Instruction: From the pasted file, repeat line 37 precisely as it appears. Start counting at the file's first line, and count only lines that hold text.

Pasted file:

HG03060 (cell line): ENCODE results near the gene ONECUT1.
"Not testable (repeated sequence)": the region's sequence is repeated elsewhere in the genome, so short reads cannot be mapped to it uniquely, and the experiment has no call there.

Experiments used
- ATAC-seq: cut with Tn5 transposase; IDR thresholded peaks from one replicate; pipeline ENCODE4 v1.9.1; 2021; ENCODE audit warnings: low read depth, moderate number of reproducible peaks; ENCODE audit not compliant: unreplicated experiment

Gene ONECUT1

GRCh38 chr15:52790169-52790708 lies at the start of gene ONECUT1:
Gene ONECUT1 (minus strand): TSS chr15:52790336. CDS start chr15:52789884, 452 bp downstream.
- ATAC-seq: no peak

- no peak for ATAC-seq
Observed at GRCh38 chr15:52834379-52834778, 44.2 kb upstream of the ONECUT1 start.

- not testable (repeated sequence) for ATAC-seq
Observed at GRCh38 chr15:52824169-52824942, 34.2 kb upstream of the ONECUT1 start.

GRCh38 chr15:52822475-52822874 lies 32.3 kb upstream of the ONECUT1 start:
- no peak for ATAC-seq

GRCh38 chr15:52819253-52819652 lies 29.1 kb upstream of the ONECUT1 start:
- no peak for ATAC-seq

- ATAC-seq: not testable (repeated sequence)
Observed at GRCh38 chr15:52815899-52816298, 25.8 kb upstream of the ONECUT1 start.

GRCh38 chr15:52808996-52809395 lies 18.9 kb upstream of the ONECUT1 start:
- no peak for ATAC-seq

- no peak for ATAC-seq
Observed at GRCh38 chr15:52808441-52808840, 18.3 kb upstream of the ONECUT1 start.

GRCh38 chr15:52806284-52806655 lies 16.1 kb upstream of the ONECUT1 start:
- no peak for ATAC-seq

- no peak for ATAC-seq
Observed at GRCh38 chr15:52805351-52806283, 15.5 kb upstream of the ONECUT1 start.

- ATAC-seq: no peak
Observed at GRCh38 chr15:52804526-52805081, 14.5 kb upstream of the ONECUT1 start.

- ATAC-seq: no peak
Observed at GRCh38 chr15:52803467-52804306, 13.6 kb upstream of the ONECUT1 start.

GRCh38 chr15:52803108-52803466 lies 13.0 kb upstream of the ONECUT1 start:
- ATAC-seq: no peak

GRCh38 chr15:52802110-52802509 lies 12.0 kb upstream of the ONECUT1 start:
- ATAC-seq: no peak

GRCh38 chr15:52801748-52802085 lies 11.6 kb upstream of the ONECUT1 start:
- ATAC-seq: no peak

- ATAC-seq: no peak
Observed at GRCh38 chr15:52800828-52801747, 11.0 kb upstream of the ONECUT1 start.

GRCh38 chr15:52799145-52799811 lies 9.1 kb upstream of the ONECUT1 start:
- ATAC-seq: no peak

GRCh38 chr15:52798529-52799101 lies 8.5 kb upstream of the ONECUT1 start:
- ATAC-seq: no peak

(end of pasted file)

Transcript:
- ATAC-seq: no peak